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Tax compliance and international taxation: behavioural guidelines

| News | Tax

Nicolás Díaz lists a series of guidelines for complying with tax obligations for entities operating outside Spain, as well as non-resident entities operating in Spanish territory

Fulfilling tax obligations is a complex task for many reasons. To name a few, the producers of tax regulations may be local (local entities), regional (Autonomous Communities), state (General courts) or international (European Union) in scope; modifications to such regulations are frequent (for example, the Personal Income Tax Law has been amended 51 times since its publication, while the Corporate Income Tax Law of 2014 has been amended 15 times); and their interpretation is, in many cases, complex enough to offer different interpretations.

Such complexity is even more evident in the case of entities operating at an international level, subject to the regulations of different States. The risk of having to bear a higher expense than expected, either in terms of tax payments greater than those recorded or paid, or in terms of sanctions, is greater.

The UNE 19602 standard (Tax Compliance Management Systems. In its introduction, it states that tax risk "has come to be seen as one of the main risks affecting all organizations, regardless of their size, sector of activity and presence, national or international", adding that "such tax risk, however, presents specific profiles with respect to companies or taxpayers that carry out transnational operations because its implementation has opened up new possibilities for tax avoidance".

The following is a list of certain aspects (not all of them, for reasons of space) that should be included in a Manuel of Good Tax Practices for entities operating outside Spain, as well as for non-resident entities operating in Spanish territory through a permanent establishment (PE).

1. Determination of tax residence. This will generally be the first element to be checked by any organisation. Its correct determination depends not only on knowing in which country the world income should be taxed, but also on whether a convention to avoid double taxation is applicable. In this sense, the effective seat of management is the criterion chosen by the OECD Model Convention to settle cases of double residence, so the organization must be especially diligent in avoiding any hint of doubt regarding the location of its effective seat of management (understood as "the place where the key commercial decisions and management decisions necessary to carry out all the business or professional activities of the entity are taken").

2. Existence of PE. Carrying out all or part of the activity in another jurisdiction through a fixed place of business will determine that the income obtained by a company may be subject to taxation in that jurisdiction, on terms like those of a resident in the same. The organisation must not only verify whether it complies with the requirements of the general clause in Article 5 of the OECD Model Convention but must also take account of the other cases covered by that standard (e.g. in the case of activities consisting of construction or installation works or projects, if its activity exceeds that provided for in the particular agreement which is applicable in order to be considered as a PE; or, in the case of multinational groups, if the subsidiary of a company in another country has the characteristics to be qualified as a "dependent agent" and therefore as a PE).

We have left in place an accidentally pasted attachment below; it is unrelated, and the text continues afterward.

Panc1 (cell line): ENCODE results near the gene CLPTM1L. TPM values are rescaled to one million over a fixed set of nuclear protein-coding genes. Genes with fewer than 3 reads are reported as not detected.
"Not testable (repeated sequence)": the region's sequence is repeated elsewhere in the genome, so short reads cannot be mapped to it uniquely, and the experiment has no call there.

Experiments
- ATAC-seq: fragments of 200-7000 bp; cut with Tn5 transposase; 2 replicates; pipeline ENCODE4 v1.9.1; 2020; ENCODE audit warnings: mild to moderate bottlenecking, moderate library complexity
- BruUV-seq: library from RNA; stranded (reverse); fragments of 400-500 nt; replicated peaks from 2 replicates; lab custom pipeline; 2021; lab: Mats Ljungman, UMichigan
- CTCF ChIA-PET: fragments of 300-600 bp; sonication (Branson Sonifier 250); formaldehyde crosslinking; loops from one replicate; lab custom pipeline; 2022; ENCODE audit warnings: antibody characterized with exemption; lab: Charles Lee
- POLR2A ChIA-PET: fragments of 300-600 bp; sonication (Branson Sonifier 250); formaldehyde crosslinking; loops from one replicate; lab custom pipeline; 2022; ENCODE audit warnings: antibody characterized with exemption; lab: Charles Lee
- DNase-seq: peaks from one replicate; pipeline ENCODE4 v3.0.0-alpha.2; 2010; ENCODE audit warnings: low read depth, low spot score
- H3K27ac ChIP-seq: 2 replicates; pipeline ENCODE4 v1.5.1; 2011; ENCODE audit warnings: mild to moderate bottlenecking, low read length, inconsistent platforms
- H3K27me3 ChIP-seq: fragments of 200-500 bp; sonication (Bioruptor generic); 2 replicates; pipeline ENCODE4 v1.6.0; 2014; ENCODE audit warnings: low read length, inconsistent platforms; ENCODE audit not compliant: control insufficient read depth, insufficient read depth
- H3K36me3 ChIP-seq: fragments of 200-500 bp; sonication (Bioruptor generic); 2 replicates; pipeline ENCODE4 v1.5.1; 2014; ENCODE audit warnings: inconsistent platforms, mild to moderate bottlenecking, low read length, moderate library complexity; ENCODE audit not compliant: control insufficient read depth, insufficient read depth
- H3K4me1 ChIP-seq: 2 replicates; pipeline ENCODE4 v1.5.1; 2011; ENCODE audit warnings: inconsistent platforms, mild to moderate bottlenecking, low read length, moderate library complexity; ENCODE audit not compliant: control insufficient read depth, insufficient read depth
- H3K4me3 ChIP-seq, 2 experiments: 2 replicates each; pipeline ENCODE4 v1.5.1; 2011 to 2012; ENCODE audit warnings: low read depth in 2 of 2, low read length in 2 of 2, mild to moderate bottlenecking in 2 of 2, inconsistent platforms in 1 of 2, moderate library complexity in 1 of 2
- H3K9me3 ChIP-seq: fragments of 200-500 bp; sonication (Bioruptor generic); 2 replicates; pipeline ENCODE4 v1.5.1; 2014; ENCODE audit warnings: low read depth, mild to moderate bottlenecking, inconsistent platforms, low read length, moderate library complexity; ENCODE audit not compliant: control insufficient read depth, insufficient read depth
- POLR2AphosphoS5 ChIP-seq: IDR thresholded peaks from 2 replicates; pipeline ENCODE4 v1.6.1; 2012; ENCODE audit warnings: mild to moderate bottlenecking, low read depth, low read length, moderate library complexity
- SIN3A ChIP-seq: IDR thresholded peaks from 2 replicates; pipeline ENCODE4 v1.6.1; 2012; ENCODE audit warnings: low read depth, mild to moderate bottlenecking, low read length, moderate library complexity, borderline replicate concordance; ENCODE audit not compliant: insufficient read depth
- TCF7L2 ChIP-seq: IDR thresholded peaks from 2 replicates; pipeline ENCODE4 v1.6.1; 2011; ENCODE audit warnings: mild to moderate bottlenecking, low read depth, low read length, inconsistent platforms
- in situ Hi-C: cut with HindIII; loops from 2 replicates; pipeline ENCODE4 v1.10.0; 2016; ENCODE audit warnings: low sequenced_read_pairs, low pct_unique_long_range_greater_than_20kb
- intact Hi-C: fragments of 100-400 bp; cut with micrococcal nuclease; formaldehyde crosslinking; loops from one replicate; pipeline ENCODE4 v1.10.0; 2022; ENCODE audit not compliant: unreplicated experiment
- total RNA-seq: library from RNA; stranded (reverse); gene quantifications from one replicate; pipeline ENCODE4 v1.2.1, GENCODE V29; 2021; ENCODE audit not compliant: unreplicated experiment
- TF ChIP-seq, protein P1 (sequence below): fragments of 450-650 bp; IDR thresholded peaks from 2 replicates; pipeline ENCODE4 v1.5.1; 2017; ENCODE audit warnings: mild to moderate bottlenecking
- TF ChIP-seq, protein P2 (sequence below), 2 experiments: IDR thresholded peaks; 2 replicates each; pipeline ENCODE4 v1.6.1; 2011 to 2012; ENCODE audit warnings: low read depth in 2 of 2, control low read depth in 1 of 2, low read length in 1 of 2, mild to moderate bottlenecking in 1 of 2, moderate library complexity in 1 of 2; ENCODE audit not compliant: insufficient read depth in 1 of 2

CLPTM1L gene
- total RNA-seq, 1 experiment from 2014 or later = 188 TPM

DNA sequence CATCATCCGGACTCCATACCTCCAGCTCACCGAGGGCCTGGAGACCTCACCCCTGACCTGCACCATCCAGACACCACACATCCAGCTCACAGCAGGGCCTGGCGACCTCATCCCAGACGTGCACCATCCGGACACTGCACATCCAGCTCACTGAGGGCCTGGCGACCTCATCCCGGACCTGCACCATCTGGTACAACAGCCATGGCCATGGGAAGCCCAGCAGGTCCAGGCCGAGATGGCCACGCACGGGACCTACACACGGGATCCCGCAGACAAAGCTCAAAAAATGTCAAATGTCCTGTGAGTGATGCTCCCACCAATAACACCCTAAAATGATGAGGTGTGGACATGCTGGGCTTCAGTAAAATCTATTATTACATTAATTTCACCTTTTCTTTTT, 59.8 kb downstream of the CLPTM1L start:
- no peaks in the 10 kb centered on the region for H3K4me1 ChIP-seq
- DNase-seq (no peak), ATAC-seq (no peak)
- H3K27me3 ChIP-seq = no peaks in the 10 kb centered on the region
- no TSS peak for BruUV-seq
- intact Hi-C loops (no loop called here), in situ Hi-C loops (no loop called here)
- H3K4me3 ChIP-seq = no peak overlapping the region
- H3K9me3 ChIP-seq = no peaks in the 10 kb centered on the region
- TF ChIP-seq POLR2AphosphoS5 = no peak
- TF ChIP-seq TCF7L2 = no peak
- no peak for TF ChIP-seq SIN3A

3. Limitation of benefits clauses in double taxation treaties. States may (in fact, they should) react to abusive practices by certain taxable persons who seek to benefit unduly from the provisions of a convention to which, in principle, they are not entitled (following the English terminology for such practices, treaty shopping or rule shopping). The agreements may include certain clauses that deny the application of all or part of the benefits of the agreement to those who incur in such practices. Thus, from the beneficial owner clause to broader clauses (such as that contained in the new Article 17 of the Agreement between Spain and the United States), the organization that intends to apply an agreement must adopt as a guideline of behaviour that of verifying that no anti-abuse clause is applicable to it.

Logically, as in any compliance system, continuous monitoring will be necessary to verify that no changes requiring corrective action have occurred (for example, in the case of works with an expected duration of less than 12 months, but which ultimately exceed that duration, or in the case of amendments to agreements introducing new benefit limitation clauses).

You can sea the article in Actualidad Jurídica Aranzadi.

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